Category Archives: Virginia

wh02

I-495, Capital Beltway in Northern Virginia opened 50 years ago today

On April 2, 1964, Administrator Rex Whitton participates in the dedication of I-495, the Capital Beltway from U.S. 1 to the Shirley Highway-the last segment in Virginia. Photo by FHWA

It was on this day fifty years ago that the Capital Beltway was completed in Northern Virginia. I suppose many commuters would have found it opening a day earlier more apropos as the road seems more a burden than anything else and the SPEED LIMIT 55 signs to be a mockery. Back in 1964, most of Virginia’s 22 miles of Beltway was only 2 lanes wide each way. Now, with the HO/T (high occupancy/toll), EZ-Pass Express Lanes, it is 6 lanes each way between Springfield and Tysons.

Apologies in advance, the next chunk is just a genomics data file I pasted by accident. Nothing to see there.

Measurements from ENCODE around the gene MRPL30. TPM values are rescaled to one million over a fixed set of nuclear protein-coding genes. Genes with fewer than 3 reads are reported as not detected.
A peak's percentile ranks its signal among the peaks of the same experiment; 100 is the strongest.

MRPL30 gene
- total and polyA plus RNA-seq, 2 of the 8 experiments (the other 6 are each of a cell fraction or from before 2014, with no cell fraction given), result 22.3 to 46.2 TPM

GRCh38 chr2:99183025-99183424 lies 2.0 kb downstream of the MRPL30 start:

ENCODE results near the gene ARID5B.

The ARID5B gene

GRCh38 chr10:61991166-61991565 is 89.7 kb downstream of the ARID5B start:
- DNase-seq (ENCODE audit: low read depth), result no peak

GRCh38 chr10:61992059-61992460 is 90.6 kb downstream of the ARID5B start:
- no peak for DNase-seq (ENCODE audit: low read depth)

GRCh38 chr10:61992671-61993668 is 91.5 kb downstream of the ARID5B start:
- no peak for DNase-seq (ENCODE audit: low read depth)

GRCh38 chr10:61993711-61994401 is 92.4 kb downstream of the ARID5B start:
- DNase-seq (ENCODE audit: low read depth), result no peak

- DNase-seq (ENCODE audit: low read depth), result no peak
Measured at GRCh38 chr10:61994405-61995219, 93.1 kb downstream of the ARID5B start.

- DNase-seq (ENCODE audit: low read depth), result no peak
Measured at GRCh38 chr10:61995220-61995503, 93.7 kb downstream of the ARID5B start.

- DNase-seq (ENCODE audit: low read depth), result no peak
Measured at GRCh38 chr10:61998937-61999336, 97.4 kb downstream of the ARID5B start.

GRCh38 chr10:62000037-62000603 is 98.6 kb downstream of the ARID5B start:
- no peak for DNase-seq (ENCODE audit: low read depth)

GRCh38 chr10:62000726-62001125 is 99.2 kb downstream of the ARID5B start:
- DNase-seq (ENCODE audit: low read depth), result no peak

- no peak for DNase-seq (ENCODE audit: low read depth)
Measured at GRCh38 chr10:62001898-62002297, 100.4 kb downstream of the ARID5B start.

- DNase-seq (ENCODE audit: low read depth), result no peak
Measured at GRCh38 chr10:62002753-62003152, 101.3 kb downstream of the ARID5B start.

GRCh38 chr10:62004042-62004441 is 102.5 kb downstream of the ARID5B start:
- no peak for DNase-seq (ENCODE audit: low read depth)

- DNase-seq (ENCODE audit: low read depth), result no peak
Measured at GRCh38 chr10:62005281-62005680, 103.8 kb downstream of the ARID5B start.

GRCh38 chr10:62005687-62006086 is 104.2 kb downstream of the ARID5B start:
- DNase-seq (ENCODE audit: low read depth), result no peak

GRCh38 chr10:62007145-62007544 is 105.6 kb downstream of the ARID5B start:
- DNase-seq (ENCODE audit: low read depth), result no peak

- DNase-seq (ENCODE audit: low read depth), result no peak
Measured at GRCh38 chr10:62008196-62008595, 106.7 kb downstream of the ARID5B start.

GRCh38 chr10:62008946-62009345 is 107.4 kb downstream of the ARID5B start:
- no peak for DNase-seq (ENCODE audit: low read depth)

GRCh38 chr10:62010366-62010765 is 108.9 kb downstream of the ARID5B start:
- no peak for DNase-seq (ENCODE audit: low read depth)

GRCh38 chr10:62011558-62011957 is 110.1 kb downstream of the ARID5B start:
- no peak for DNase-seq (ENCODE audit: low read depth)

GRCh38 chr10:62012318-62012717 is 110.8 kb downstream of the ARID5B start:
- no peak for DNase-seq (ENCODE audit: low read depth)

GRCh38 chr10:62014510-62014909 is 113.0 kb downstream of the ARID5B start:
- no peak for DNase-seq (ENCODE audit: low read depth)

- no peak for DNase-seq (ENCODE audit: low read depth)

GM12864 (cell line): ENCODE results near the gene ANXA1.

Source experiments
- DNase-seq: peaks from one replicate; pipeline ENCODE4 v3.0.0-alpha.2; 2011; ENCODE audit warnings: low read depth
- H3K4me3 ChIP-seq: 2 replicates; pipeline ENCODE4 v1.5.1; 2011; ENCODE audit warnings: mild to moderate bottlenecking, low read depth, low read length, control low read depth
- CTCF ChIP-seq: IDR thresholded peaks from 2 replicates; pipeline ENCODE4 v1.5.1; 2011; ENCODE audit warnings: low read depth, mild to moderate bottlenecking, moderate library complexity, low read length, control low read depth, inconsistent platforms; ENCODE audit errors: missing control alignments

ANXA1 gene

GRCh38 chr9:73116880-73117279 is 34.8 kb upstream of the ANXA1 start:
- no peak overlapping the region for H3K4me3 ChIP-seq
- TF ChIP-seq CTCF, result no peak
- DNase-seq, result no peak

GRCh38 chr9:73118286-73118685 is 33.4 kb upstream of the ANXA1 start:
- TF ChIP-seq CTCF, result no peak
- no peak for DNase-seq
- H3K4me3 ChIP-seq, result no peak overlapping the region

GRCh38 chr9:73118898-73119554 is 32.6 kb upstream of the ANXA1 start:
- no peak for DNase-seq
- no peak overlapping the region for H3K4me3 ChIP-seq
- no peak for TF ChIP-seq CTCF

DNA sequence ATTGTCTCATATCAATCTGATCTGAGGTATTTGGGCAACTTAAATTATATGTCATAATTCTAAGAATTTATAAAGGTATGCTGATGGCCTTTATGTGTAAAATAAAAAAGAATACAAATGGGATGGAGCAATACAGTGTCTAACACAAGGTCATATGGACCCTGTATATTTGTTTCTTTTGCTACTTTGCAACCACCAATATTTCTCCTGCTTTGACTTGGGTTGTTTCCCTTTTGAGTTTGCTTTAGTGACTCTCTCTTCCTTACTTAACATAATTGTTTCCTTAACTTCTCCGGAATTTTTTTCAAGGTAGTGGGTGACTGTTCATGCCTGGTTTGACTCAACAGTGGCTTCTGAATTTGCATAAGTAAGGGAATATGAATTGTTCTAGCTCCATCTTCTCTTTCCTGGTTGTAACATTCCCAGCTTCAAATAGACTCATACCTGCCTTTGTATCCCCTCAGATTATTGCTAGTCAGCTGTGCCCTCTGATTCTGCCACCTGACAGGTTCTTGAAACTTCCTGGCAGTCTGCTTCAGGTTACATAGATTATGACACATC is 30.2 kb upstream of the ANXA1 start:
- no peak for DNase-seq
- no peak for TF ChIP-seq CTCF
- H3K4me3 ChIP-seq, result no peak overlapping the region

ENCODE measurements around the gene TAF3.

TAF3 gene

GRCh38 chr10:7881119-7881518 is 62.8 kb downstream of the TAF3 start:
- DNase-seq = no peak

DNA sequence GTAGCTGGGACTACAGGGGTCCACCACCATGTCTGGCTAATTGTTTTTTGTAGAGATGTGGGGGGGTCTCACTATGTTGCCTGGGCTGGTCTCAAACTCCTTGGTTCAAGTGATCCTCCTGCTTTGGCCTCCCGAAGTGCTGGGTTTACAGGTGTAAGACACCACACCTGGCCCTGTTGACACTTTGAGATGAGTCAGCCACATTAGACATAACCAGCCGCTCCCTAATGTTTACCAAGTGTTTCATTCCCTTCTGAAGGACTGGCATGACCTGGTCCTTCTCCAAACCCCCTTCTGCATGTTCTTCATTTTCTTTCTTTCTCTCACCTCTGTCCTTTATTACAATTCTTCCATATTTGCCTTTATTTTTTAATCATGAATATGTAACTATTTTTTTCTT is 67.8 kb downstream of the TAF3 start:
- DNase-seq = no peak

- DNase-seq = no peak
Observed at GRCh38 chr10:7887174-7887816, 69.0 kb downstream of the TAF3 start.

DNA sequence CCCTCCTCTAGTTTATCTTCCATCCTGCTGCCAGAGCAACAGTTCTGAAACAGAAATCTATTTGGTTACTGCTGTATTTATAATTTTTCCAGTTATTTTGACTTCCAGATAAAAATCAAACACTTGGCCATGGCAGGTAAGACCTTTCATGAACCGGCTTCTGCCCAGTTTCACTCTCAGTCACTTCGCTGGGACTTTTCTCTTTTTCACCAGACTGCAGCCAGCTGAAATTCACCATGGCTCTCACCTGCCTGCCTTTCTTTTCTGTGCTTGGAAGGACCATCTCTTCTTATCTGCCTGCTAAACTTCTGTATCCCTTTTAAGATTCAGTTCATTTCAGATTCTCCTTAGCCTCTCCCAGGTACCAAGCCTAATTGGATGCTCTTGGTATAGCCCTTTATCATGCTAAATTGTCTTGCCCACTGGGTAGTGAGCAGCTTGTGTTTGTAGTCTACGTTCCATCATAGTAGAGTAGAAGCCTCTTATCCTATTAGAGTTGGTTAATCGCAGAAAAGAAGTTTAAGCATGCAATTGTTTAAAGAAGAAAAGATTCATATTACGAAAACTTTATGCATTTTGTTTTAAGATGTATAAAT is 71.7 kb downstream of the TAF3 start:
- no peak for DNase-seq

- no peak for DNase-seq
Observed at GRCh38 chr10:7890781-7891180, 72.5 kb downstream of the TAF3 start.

Inside the Beltway wouldn’t be coined until 1969 (by Mike Causey, then of The Post, now with Federal News Radio), but the highway formed a big wall literally and figuratively in Fairfax County and the City of Alexandria. There currently are only 23 automobile crossings of I-495 in Northern Virginia and 15 of them have full interchanges with the road, while another has a partial interchange with lanes. Another one, Live Oak Road, is not a through route. The are also 3 Metro rail crossings (Orange, Blue and Yellow lines) and 2 Virginia Railway Express rail lines penetrate it as well. There are a few pedestrian/bicycle trails too, but overall it is tough to get from one side of the Beltway to the other. A “bridge to nowhere” was built between Van Dorn Street and Telegraph Road, but it never became connected to anything and was torn down in the early 21st century.